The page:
Architecture affects us in more ways than we realize. Like a song or painting that resonates deep inside of you, architecture can grab and shake you up. Be it interior or exterior, the way a place looks and feels and what inhabits it has a strong tie to how you feel. Architecture is the only art/design practice that can house you: your relationship to it is more profound than you realize.
Artist Stephen Prina realizes this. The Los Angeles based artist had a visual bug stuck in his mind that was the result of an architectural encounter. In the 1980s, he was walking down La Brea Avenue with artist Christopher Williams when the two saw a “fitted unit by architect R. M. Schindler.” It was a built-in desk that was painted bright pink and absolutely did not belong in its surrounding: it was a small piece of a cohesive spacial thought that was stripped from its context. Dwelling on this idea, Prina has made a reunion of objects: he has used Schindler’s plans and photographs to reconstruct these pieces of interior architecture and connect them all back together. As He Remembered It is the resulting effort, a bright pink get-together of furniture.
The show consists of twenty eight furniture units, all copies of Schindler’s pieces. They’re all painted Pantone Honeysuckle, the 2011 Color of the Year, and are organized in a grid pattern that reflects their original plans. They look like little rooms with invisible hallways, ones that you can wander in and out of and examine on every side. Set on the top floor of LACMA’s Broad building, the bright white room the pieces chill out in is like a nice mixing space for these pieces to speak with each other. You feel a bit like you’re invading a Kubrickian film set (How fitting!) as you poke around the pink pieces.
There is an inherent comedy in As He Remembered It. First, everything is bright pink. This isn’t a neon pink but instead a redder Pepto Bismol pink, a pink that isn’t fleshy or natural, a pink that reminds you of that viral photo of chicken McNuggets being made. Why would Schindler have chosen this color? Was there an entire house full of pink oddities? Was this piece repainted in an attempt to have it fit in to its new home? Moreover, as you wander from piece to piece you can see the painter’s hand at work as the pink tries its very hardest to conceal any evidence of a base. There are also some hysterical points where curtains and mattresses and couches are painted pink, these soft materials that do not lend themselves to being canvases. There’s a funny curtain whose edges curl in from the weight of the pink paint on its surface.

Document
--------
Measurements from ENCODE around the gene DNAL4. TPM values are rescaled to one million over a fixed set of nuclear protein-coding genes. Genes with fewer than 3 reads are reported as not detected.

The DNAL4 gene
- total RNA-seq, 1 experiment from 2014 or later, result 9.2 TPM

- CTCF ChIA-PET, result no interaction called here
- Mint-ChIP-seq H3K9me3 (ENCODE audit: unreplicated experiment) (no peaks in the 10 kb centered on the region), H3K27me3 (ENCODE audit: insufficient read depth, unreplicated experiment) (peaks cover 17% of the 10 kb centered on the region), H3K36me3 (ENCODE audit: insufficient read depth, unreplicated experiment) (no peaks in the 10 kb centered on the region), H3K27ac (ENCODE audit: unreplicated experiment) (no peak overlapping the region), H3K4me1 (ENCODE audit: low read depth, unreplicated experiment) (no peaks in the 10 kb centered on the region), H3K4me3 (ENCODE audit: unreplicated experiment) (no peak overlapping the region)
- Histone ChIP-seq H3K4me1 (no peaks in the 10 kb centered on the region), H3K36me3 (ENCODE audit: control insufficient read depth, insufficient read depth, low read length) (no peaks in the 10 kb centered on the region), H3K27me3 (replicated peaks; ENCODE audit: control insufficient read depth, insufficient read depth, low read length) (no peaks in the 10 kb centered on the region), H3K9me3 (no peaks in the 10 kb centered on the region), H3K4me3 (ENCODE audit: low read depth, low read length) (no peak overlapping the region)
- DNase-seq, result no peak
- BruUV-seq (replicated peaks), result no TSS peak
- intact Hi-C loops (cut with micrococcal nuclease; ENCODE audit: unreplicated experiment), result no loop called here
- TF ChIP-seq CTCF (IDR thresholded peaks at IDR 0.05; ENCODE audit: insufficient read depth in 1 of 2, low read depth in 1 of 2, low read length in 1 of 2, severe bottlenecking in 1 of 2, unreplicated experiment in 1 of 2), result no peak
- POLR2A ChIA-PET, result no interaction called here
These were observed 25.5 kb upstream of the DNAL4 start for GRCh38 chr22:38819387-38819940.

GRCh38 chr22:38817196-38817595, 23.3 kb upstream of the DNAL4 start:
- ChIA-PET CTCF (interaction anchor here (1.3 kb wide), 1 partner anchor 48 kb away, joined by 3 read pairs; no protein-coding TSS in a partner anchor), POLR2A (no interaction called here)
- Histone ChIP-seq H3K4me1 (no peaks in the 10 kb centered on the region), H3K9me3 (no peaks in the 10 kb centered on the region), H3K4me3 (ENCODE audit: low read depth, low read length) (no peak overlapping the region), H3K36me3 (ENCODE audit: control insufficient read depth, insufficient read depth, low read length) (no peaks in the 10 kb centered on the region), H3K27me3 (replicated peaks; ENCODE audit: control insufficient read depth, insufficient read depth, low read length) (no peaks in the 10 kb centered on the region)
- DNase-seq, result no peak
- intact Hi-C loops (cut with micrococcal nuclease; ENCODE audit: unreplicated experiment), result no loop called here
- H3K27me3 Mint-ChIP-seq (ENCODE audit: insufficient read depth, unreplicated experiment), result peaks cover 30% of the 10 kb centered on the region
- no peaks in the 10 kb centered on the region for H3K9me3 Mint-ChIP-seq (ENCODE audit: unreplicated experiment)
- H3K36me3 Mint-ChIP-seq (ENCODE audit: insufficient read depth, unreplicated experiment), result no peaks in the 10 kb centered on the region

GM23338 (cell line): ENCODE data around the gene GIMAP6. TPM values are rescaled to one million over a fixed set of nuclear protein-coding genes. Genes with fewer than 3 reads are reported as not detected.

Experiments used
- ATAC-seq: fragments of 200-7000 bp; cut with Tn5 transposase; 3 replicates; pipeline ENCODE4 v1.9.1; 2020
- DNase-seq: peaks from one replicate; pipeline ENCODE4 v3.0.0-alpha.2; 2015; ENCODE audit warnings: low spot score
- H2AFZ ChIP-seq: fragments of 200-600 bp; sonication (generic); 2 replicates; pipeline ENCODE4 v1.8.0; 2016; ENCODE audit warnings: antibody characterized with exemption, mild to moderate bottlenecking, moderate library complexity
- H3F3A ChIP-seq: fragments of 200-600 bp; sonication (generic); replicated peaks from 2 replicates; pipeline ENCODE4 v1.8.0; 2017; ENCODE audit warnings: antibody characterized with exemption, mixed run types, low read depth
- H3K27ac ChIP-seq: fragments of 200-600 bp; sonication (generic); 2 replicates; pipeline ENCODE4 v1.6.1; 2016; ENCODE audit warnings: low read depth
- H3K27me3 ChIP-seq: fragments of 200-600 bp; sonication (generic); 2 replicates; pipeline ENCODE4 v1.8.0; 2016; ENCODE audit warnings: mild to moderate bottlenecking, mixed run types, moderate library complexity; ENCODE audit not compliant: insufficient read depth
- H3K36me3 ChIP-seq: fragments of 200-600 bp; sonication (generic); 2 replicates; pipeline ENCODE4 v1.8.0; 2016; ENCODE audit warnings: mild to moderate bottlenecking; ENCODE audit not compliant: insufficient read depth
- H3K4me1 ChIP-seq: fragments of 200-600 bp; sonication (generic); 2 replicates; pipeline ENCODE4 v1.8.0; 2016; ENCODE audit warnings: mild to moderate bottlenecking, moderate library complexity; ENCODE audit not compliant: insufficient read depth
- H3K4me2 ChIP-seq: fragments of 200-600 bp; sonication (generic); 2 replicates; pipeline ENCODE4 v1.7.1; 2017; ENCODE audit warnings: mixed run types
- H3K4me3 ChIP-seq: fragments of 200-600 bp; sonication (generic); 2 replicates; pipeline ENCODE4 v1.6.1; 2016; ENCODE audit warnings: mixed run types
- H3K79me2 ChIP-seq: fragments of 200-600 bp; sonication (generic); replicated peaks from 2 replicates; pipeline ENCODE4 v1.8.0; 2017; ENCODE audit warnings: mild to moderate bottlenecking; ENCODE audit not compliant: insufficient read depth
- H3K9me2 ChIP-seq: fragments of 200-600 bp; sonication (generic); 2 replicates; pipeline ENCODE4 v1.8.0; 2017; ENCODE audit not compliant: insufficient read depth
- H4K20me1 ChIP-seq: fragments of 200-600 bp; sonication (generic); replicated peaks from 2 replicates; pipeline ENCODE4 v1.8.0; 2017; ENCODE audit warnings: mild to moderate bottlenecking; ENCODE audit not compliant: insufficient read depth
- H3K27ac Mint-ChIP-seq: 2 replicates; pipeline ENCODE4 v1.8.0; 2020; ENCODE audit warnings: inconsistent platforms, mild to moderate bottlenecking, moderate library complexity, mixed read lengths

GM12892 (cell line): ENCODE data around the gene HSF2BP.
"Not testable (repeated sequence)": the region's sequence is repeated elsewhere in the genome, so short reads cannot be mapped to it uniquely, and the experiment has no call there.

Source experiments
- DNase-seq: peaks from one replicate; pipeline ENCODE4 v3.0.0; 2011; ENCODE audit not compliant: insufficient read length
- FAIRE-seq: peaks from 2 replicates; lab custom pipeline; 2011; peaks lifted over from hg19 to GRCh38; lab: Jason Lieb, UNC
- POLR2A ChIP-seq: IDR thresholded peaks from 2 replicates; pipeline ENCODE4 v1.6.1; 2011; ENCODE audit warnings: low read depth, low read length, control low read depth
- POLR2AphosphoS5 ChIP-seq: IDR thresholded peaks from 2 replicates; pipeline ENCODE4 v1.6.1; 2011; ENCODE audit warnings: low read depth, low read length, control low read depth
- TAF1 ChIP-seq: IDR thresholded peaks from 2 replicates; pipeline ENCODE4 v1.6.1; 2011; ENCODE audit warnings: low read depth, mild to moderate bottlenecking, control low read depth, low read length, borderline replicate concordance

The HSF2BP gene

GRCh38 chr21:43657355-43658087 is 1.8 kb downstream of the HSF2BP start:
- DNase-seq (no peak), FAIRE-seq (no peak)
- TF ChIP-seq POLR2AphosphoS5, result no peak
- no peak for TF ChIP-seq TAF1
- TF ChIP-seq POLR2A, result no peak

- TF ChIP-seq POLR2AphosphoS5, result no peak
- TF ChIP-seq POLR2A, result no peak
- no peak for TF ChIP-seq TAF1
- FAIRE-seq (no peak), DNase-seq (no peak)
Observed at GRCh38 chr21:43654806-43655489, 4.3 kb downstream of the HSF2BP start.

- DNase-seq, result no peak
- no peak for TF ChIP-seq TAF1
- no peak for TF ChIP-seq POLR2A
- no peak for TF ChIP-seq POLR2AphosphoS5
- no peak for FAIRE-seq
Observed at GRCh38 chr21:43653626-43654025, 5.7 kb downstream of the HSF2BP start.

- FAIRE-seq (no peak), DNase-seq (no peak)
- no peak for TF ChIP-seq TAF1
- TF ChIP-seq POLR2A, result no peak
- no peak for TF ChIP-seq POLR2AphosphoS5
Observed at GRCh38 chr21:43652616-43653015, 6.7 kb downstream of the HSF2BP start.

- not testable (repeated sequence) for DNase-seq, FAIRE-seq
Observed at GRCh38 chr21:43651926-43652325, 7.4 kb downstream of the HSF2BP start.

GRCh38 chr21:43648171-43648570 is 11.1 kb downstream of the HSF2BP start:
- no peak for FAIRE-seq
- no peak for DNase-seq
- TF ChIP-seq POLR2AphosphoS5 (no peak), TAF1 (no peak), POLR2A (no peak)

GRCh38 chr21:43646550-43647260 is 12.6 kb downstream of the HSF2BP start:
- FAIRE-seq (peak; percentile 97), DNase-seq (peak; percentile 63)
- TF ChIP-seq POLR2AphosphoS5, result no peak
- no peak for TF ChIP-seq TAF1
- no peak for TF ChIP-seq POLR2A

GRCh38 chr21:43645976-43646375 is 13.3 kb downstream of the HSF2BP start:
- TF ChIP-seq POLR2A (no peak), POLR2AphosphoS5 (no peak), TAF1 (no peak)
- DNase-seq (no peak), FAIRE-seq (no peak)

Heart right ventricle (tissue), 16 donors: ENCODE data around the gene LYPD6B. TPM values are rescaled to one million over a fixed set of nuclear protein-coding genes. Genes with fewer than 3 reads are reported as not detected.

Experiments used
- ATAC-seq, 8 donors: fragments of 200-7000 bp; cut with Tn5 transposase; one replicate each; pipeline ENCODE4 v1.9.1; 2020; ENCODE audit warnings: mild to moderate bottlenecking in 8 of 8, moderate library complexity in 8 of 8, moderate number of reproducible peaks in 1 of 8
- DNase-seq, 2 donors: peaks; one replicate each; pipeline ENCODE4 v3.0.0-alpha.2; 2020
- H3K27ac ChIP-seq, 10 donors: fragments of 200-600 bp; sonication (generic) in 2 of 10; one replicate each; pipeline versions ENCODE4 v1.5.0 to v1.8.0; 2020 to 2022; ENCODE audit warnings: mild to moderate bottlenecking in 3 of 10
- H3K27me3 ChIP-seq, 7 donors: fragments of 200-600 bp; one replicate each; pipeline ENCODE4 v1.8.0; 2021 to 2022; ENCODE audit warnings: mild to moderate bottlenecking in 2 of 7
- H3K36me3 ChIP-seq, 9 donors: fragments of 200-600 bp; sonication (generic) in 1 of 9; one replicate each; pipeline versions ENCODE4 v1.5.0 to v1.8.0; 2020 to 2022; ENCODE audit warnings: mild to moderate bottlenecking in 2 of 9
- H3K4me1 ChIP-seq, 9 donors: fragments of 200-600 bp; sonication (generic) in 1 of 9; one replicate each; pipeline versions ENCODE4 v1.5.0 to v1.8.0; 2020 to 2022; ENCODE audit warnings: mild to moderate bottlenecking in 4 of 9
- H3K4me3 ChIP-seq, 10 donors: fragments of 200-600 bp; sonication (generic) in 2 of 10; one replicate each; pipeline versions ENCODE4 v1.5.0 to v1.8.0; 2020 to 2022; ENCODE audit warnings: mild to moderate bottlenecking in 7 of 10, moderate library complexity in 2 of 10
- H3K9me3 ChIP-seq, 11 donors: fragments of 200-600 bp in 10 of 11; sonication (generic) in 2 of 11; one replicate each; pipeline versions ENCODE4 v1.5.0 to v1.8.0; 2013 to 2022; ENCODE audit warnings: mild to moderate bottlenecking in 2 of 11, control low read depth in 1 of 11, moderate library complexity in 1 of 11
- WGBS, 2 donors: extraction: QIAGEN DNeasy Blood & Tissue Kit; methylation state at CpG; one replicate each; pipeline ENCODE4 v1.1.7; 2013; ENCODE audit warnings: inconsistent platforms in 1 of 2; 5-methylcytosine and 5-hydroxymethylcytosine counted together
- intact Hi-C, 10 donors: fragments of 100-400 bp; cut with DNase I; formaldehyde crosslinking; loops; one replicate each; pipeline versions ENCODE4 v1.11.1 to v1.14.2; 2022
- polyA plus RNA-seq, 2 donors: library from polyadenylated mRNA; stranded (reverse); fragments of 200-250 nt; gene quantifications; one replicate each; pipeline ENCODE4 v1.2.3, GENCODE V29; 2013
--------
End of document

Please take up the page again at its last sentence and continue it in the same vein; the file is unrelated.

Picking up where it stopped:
There is something meditative in this pink interior architecture. Like a centering circle, you focus on the design and the still dance the pieces do with each other, volleying one curve to another all in effort to continue molding to the form of the space. As you exit this pink place, you do feel like spirits that used these furniture pieces still linger or that the furniture has a life of its own. It would be no surprise to find that the ghosts of architects and design icons are using As He Remembered It as their playground–or that the furniture is playing around, speaking to each other like characters in an architectural Toy Story.
The installation is presented as a part of The Getty’s not-as-hyped sequel to Pacific Standard Time. While many of the exhibits and events have been undershared and unknown, Prina’s has been following us likely because it is such a bizarre and entrancing examination of architecture in Southern California. The installation is also shown with some of Prina’s Exquisite Corpse pieces and a funny trio of pieces that includes Prina and Flavin riffing off of Margo Leavin. These pieces are special but As He Remembered It overpowers them, its pinkness kindly polluting the atmosphere and attracting you back into it to imagine yourself lounging around in a giant pink palace. Enjoy the assembly of pink friends while you can: this reunion will only last for so long, like passing an odd desk in a window on La Brea.
Read more on Stephen Prina’s As He Remembered It at LACMA here. The installation will be on view through August 4.